Since I had preached two weekends in a row, it felt odd not to preach this weekend, a little gulp in the rhythm, a time to stretch my legs and think about something else for a little while. Then I remembered that I actually preached at a funeral service on Friday and for a wedding on Saturday. So you can't really say that I was off.
For some reason I have been reminiscing lately, thinking back on my ministry and my life. There's something about a funeral and a wedding that does that, especially these.
The Friday funeral was for a man I didn't really know. He was the son of members of my congregation who were also good friends of my parents. He had lived far away for a long time, and I had only met him, briefly, for a long time. Long long ago, back in the glory days of this congregation and in the glory days of mainline churches in general, he had been active in youth and singing groups. It was very sudden this winter when he became ill and died.
I didn't really know him, but I knew his parents. I used to visit them in their apartment and give them communion. I would find out how they were doing and they would ask about my parents, especially my father. When she was dying, I drove my mother out to see her in hospice care one time. I remember how at ease she was with her dying. When she got into hospice, she said, 'Now I can have communion every day!" It was a foretaste of the feast to come.
But I didn't really know their youngest son. He had grown up and moved away. He lived out in the Southwest, where they ended up spending their winters. I learned some things about him from his father, from his sister, and from old old friends who had come to the funeral. Their words were about him: how funny he was, how smart he was, what a good friend he was. And their words went back to the glory days of this congregation, back when congregations were bursting at the seams with World War II veterans and their children. I preached about the promises of God and how nothing can separate us from the love of God, even though we wander. Someone sang a hymn which begins, "When at night I go to sleep fourteen angels watch do keep."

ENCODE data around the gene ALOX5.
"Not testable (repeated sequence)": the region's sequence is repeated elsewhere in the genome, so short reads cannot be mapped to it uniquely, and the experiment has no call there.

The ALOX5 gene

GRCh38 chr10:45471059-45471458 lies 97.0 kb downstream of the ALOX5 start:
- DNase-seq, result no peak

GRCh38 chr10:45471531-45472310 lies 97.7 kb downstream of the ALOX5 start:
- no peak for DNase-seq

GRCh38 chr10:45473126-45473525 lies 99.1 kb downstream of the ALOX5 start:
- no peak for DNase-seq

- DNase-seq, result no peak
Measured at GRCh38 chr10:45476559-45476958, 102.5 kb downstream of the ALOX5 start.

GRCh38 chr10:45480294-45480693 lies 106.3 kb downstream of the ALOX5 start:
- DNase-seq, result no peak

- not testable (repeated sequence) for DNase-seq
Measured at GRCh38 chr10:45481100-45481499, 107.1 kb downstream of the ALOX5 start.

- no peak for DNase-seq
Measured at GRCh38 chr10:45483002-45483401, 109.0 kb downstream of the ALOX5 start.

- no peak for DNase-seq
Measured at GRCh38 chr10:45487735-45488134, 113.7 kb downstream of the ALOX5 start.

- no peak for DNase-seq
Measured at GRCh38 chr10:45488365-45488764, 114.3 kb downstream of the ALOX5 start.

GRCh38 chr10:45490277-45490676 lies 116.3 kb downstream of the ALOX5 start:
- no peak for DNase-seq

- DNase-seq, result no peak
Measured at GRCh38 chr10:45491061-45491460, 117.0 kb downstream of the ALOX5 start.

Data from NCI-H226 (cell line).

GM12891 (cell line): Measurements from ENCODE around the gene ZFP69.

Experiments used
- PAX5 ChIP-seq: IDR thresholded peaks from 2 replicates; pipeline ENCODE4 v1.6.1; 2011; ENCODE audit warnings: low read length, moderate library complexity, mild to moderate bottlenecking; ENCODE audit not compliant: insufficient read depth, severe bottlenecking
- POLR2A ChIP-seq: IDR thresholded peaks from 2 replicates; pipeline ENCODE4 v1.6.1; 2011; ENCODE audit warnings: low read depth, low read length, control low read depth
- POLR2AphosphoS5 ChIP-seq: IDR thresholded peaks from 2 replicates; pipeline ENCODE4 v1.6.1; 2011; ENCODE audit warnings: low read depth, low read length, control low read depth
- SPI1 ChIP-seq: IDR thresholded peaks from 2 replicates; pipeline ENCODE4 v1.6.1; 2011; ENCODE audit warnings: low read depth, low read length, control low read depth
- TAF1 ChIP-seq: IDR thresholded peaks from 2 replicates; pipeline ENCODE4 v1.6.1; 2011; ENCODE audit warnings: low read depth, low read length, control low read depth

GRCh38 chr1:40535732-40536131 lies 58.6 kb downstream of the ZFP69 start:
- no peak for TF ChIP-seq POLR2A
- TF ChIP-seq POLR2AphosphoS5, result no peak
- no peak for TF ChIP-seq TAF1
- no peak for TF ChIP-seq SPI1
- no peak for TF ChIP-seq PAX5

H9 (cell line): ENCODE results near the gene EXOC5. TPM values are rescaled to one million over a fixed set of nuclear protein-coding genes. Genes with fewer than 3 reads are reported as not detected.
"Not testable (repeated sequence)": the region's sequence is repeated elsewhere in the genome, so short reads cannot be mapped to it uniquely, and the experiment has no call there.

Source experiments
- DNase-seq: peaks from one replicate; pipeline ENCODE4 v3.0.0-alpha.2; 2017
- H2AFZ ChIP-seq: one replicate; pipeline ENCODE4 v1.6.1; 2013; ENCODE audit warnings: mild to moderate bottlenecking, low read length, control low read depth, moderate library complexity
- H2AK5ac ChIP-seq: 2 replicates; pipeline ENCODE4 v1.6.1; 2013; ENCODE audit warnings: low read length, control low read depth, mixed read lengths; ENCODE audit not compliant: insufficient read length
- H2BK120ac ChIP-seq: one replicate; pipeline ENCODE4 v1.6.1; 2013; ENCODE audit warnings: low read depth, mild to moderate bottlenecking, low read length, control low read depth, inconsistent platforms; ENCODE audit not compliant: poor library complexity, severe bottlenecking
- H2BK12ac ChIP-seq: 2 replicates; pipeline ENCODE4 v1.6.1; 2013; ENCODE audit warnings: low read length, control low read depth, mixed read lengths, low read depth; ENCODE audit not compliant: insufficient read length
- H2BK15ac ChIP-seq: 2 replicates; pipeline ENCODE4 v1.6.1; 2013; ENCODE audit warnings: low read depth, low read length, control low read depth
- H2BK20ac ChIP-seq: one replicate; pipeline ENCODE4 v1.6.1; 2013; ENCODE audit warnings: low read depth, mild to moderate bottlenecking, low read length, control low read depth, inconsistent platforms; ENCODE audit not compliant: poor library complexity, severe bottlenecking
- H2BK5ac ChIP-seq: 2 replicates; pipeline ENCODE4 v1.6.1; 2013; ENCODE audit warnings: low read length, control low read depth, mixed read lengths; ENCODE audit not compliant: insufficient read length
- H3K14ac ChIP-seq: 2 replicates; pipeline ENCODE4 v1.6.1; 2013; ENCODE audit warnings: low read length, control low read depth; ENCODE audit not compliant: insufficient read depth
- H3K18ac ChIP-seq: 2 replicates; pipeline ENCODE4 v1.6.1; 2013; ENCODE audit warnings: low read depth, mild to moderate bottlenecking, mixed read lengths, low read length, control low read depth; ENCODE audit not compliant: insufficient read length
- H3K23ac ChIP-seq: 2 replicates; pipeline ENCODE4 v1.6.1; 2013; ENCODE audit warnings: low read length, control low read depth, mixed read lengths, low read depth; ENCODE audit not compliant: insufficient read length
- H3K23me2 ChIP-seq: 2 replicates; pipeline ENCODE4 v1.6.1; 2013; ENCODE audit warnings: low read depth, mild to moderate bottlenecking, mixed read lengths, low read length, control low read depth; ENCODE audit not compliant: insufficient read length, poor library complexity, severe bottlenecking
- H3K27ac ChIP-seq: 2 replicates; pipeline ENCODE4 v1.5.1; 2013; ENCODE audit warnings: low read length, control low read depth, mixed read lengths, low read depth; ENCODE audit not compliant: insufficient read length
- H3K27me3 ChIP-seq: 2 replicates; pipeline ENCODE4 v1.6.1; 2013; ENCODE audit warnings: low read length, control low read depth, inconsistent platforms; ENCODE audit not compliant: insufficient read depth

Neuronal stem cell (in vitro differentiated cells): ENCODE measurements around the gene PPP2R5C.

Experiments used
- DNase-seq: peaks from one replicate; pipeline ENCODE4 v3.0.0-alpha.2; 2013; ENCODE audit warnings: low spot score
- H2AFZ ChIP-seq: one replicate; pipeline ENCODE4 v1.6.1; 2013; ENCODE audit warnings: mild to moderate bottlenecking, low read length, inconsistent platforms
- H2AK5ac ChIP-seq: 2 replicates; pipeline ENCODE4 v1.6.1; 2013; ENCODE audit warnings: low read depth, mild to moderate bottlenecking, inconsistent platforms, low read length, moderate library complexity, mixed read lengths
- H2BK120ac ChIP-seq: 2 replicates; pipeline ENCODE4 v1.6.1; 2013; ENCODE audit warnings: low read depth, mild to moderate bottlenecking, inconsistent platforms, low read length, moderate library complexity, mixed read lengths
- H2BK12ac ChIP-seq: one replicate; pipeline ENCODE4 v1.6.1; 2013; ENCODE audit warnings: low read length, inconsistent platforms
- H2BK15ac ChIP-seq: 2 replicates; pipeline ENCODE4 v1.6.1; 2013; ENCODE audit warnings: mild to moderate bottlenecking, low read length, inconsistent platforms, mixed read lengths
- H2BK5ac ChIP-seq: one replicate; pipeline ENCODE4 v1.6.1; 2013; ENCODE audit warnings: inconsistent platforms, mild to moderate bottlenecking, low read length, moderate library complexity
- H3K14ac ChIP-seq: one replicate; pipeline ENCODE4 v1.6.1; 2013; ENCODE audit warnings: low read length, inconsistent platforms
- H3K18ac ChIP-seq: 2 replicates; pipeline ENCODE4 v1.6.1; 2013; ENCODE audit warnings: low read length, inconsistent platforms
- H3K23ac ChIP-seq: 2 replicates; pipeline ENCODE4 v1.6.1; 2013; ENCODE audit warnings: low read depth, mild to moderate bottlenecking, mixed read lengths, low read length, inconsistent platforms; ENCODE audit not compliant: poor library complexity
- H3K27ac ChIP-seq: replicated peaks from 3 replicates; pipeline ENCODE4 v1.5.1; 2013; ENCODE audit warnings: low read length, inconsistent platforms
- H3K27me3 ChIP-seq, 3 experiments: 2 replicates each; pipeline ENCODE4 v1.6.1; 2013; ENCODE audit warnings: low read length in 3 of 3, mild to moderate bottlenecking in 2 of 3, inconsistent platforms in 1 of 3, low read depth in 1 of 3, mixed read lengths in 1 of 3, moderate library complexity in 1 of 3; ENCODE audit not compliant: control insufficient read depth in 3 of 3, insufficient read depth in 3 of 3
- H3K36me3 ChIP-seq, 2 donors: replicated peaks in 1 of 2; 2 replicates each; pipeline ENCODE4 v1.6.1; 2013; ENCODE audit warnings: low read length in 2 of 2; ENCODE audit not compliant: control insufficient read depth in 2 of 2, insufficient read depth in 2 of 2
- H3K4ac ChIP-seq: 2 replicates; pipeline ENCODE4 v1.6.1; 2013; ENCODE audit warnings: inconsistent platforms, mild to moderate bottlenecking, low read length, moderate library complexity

After the funeral on Friday afternoon, I rode back to the church in the car with his father and his sister. Hie father asked us to avoid the highway and travel the scenic route, along parkways and around some of the lakes of our city. It seemed fitting, somehow.
Then, I returned to the church for a wedding rehearsal. I have known the man getting married since he was a little boy. He and his parents joined our congregation when I was a teenager. They directed the choir and played the organ while he and his brothers were growing up. Their family seems like family to me.
His mother grew up in this congregation. She was away for a long time, and now she returned. I had her father's funeral here, several years ago. She has returned and her son decided he wanted to have his wedding here. The family of musicians provided all of the music. I preached, talking about what it means to have a good foundation. I remembered how one of my uncles built a house, and how they lived in their basement, with carpet-squared carpeting, for a long time. It was a good foundation, but it was messy, and it took time.
So, I didn't preach this weekend, on Sunday anyway.
And here's what I am thinking: the foundation is love.
It takes time, and it's messy.
And it doesn't solve everything.
Not even close.
But, riding in the car along the lakes, on the way home, I believed that it was true, anyway:
Nothing can separate us from the love of God.
Nothing can separate us.
In the end.
The foundation is love.